radicalization. Such repressive measures will bring South Africa neither peace nor
a tragedy that most Americans only see or read about the dead and injured in South Africa -- from terrorism,
violence, and repression. For behind the terrible television pictures lies
another truth: South Africa is a complex and
diverse society in a state of transition. More and more South Africans have
come to recognize that change is essential for survival. The realization has
come hard and late, but the realization has finally come to Pretoria that apartheid belongs
to the past. In recent years there's been a dramatic change. Black workers have
been permitted to unionize, bargain collectively, and build the strongest free
trade union movement in all of Africa. The infamous pass laws
have been ended, as have many of the laws denying blacks the right to live,
work, and own property in South Africa's cities. Citizenship,
wrongly stripped away, has been restored to nearly 6 million blacks.
Segregation in universities and public facilities is being set aside. Social
apartheid laws prohibiting interracial sex and marriage have been struck down.
It is because State President Botha has presided over
these reforms that extremists have denounced him as a traitor.
must remember, as the British historian Paul Johnson reminds us, that South Africa is an African country
as well as a Western country. And reviewing the history of that continent in
the quarter century since independence, historian Johnson does not see South Africa as a failure. ``Only in
South Africa,'' he writes, ``have
the real incomes of blacks risen very substantially. .
. . In mining, black wages have tripled in real terms in the last decade. . . .
South Africa is the . . . only
African country to produce a large black middle class.'' ``Almost certainly,''
he adds, ``there are now more black women professionals in South Africa than in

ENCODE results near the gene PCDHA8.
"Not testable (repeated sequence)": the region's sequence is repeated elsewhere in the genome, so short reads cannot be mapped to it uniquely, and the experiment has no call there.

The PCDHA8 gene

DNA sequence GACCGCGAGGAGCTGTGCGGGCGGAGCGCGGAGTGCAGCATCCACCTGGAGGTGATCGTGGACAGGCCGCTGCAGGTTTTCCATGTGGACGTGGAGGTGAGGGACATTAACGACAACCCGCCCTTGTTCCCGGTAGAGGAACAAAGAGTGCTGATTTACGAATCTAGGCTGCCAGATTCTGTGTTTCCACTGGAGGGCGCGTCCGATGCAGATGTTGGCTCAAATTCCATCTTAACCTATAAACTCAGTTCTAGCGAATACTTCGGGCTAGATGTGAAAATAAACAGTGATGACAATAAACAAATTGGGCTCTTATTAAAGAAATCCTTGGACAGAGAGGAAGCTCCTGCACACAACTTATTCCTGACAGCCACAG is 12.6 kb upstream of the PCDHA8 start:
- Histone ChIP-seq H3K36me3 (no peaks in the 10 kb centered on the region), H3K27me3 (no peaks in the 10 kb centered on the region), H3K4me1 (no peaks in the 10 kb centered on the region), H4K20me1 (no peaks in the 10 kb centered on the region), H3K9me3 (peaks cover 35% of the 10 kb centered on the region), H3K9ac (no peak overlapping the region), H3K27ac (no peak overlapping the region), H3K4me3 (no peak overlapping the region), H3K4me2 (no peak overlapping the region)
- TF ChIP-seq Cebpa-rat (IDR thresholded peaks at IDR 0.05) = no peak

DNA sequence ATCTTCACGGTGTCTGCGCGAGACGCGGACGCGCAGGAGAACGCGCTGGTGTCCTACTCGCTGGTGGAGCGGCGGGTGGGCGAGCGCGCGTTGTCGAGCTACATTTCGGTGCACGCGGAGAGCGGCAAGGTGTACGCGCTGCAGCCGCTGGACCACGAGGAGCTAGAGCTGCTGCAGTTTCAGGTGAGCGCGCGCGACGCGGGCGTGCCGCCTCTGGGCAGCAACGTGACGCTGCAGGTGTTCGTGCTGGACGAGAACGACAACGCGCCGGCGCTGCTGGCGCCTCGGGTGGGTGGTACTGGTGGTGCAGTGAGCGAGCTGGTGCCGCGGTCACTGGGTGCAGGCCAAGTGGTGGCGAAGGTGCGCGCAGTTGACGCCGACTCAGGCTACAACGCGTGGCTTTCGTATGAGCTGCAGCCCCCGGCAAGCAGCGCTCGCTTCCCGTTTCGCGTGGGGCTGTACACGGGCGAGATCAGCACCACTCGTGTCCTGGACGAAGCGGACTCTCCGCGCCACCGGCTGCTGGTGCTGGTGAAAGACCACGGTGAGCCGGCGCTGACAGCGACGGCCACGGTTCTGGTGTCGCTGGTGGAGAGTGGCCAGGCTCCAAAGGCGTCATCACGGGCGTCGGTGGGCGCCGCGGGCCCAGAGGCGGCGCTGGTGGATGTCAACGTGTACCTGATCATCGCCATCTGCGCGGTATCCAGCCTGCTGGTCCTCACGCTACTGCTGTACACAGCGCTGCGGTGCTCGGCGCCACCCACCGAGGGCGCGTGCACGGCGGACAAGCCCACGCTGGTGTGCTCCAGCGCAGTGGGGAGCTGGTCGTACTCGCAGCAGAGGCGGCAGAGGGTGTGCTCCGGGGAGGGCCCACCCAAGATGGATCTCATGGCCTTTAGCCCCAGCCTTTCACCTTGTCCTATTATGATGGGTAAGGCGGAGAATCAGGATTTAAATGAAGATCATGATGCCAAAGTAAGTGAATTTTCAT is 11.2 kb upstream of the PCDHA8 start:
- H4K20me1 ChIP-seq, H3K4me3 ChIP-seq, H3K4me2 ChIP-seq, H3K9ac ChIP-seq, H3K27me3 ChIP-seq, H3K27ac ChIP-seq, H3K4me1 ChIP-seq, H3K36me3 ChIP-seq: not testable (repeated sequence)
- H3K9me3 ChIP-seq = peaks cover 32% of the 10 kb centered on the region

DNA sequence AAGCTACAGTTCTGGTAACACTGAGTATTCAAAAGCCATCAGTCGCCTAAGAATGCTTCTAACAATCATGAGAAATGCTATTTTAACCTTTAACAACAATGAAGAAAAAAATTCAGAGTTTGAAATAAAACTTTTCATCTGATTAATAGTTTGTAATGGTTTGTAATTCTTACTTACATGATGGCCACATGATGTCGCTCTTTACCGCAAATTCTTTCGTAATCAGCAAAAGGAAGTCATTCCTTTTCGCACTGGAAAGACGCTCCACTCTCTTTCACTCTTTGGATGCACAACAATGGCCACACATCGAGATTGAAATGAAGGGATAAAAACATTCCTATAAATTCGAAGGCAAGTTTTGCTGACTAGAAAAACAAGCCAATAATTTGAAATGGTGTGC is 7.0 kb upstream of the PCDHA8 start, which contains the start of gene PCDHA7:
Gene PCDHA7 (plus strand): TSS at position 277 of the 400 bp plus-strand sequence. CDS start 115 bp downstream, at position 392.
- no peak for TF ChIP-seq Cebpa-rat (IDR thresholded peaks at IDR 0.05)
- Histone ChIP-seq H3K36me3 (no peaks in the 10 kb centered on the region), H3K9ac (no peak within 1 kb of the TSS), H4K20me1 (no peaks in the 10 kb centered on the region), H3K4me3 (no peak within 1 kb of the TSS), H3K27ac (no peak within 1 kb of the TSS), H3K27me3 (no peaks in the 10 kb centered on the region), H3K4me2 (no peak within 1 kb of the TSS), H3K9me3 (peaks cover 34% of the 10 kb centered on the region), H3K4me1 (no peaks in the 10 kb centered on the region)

the whole of the rest of Africa put together.''
apartheid, tens of thousands of black Africans migrate into South Africa from neighboring
countries to escape poverty and take advantage of the opportunities in an
economy that produces nearly a third of the income in all of sub-Saharan Africa. It's tragic that in
the current crisis social and economic progress has been arrested. And yet in
contemporary South Africa -- before the state of
emergency -- there was a broad measure of freedom of speech, of the press, and
of religion there. Indeed, it's hard to think of a single country in the Soviet
bloc, or many in the United Nations, where political critics have the same
freedom to be heard as did outspoken critics of the South African Government.
by Western standards, South Africa still falls short,
terribly short, on the scales of economic and social justice. South Africa's actions to dismantle
apartheid must not end now. The state of emergency must be lifted. There must
be an opening of the political process. That the black people of South Africa should have a voice in
their own governance is an idea whose time has come. There can be no turning
back. In the multiracial society that is South Africa, no single race can
monopolize the reins of political power. Black churches, black unions, and,
indeed, genuine black nationalists have a legitimate role to play in the future
of their country. But the South African Government is under no obligation to